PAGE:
Steps to Developing Caregiver Resilience
November 4, 2021
There is no guidebook for becoming the caregiver of a loved one. When faced with receiving challenging news related to our loved one’s health, how do we move from the shock of our current situation to developing caregiver resilience for the benefit of ourselves and our loved ones? Here are a few key takeaways from
recent articles on the subject:
Coutu in How Resilience Works suggests that searching for meaning supports our ability to be resilient in challenging situations. Moving beyond the “why me” and exploring what opportunities may be presenting themselves as a result of our current situation helps to foster fortitude to face our challenges. As an
example, we may be able to raise money for research or volunteer for an organization related to the diagnosis of a loved one.
Taking time to renew yourself allows you to continue to “show up” for the demanding work of caregiving. By developing self-reflection skills, such as journaling, we can shift the way we think about our loved one’s condition and foster a more resilient inner dialogue. Changing the way we think and speak to ourselves about the situation will also help provide the stamina and perseverance we need to support our loved ones and foster resiliency.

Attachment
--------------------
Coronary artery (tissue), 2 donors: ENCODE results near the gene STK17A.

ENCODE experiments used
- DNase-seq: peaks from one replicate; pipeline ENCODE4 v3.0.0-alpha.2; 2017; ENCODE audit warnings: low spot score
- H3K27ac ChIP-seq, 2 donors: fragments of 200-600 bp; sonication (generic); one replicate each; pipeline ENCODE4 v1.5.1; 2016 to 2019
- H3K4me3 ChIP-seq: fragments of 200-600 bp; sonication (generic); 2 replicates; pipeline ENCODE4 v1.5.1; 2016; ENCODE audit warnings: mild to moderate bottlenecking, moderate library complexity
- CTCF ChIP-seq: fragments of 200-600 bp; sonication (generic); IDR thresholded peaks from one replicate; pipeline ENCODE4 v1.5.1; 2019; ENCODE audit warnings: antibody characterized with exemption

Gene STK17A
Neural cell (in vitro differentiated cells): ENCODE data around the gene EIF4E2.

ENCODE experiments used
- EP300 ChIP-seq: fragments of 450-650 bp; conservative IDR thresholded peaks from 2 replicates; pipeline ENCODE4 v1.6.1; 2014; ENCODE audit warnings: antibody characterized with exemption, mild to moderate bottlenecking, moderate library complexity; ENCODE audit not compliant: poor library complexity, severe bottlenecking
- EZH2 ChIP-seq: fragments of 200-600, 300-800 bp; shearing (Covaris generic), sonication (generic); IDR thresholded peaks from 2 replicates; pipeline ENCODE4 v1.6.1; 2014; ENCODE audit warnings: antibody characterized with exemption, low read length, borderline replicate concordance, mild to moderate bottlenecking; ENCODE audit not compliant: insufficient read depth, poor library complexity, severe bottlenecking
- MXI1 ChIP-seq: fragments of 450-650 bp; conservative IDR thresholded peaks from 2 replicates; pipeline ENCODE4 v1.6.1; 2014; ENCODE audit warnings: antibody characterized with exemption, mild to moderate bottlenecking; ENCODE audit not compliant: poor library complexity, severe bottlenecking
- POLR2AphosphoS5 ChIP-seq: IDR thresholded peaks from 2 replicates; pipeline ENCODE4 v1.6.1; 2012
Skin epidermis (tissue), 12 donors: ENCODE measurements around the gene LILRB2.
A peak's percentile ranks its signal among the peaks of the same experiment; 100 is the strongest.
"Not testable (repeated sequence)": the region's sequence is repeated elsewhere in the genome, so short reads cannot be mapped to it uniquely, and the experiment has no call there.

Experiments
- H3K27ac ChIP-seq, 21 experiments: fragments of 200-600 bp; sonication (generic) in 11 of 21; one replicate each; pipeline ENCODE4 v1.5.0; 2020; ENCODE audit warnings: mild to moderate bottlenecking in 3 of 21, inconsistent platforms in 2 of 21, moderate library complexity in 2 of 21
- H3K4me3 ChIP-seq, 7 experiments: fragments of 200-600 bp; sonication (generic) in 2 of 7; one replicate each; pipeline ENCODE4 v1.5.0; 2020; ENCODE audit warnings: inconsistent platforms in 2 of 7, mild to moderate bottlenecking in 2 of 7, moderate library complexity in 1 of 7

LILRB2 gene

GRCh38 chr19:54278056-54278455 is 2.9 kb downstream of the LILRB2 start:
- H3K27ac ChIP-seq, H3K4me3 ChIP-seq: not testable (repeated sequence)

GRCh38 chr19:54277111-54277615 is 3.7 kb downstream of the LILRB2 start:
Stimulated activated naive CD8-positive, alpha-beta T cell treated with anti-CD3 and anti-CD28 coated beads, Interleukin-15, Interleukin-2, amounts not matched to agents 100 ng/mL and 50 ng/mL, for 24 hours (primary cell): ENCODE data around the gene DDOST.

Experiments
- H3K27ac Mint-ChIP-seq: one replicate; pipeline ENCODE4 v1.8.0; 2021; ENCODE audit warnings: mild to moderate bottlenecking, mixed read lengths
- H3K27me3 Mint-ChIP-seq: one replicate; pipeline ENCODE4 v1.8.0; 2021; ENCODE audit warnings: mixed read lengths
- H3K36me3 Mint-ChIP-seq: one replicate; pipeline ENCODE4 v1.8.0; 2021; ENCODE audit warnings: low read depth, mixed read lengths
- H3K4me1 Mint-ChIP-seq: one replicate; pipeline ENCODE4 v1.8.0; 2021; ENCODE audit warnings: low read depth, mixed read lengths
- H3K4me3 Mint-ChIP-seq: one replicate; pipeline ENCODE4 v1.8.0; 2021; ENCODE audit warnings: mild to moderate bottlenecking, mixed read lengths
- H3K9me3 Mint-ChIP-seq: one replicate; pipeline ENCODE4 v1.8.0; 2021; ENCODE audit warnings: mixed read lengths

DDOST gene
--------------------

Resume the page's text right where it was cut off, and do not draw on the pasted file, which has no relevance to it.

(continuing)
Allison’s In the Face of Change and Crisis, the Resource We Need Most is Our Resilience suggests the following questions that encourage “action and learning in the face of loss” while helping us focus on factors that are within our control:
- What is the new reality?
- What next milestone are you
- What can you do immediately
to support the people who are
affected the most?
The next steps focus on what positive influence our actions might have on the
future by asking:
- What is your new vision?
- What will you celebrate?
- What do you wish to let go of
that is holding you back?
Allison reminds us that it is essential to use words to create a positive emotional
climate with your support system. Resilient caregivers manage the energy, outlook,
engagement, and cohesion of their support network through their words and actions. Taking time to plan out a strategy for managing the emotional climate of
your home is as important as establishing the next item on your to-do list.
Sources: Allison, E. (2011). In the Face of Change and Crisis, the Resource We Need Most is Our Resilience.
Educational Leadership. p. 79-82. | Coutu, D. (2002). How Resilience Works. Harvard Business Review. p. 46-55